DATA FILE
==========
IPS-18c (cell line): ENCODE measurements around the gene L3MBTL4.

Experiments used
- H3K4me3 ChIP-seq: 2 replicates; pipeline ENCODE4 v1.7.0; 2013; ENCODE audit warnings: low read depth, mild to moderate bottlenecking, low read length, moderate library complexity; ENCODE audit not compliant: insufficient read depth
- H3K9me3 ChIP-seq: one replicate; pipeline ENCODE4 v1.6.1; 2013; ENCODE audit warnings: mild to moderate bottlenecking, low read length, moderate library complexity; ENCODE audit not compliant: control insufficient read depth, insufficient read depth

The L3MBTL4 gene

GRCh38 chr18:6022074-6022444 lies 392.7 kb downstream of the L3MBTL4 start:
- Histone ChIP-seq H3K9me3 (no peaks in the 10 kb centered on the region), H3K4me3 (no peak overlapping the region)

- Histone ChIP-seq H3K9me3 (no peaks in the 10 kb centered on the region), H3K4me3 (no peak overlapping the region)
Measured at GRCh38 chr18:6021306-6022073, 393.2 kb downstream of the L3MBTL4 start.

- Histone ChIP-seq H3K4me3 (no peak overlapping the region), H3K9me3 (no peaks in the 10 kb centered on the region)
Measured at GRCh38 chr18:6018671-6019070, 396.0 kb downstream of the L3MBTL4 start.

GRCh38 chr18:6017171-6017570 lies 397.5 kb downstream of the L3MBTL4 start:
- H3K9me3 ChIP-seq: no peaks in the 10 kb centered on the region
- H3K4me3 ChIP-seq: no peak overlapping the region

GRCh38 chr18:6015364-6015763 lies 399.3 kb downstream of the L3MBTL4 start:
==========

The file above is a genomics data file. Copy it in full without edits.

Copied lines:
IPS-18c (cell line): ENCODE measurements around the gene L3MBTL4.

Experiments used
- H3K4me3 ChIP-seq: 2 replicates; pipeline ENCODE4 v1.7.0; 2013; ENCODE audit warnings: low read depth, mild to moderate bottlenecking, low read length, moderate library complexity; ENCODE audit not compliant: insufficient read depth
- H3K9me3 ChIP-seq: one replicate; pipeline ENCODE4 v1.6.1; 2013; ENCODE audit warnings: mild to moderate bottlenecking, low read length, moderate library complexity; ENCODE audit not compliant: control insufficient read depth, insufficient read depth

The L3MBTL4 gene

GRCh38 chr18:6022074-6022444 lies 392.7 kb downstream of the L3MBTL4 start:
- Histone ChIP-seq H3K9me3 (no peaks in the 10 kb centered on the region), H3K4me3 (no peak overlapping the region)

- Histone ChIP-seq H3K9me3 (no peaks in the 10 kb centered on the region), H3K4me3 (no peak overlapping the region)
Measured at GRCh38 chr18:6021306-6022073, 393.2 kb downstream of the L3MBTL4 start.

- Histone ChIP-seq H3K4me3 (no peak overlapping the region), H3K9me3 (no peaks in the 10 kb centered on the region)
Measured at GRCh38 chr18:6018671-6019070, 396.0 kb downstream of the L3MBTL4 start.

GRCh38 chr18:6017171-6017570 lies 397.5 kb downstream of the L3MBTL4 start:
- H3K9me3 ChIP-seq: no peaks in the 10 kb centered on the region
- H3K4me3 ChIP-seq: no peak overlapping the region

GRCh38 chr18:6015364-6015763 lies 399.3 kb downstream of the L3MBTL4 start: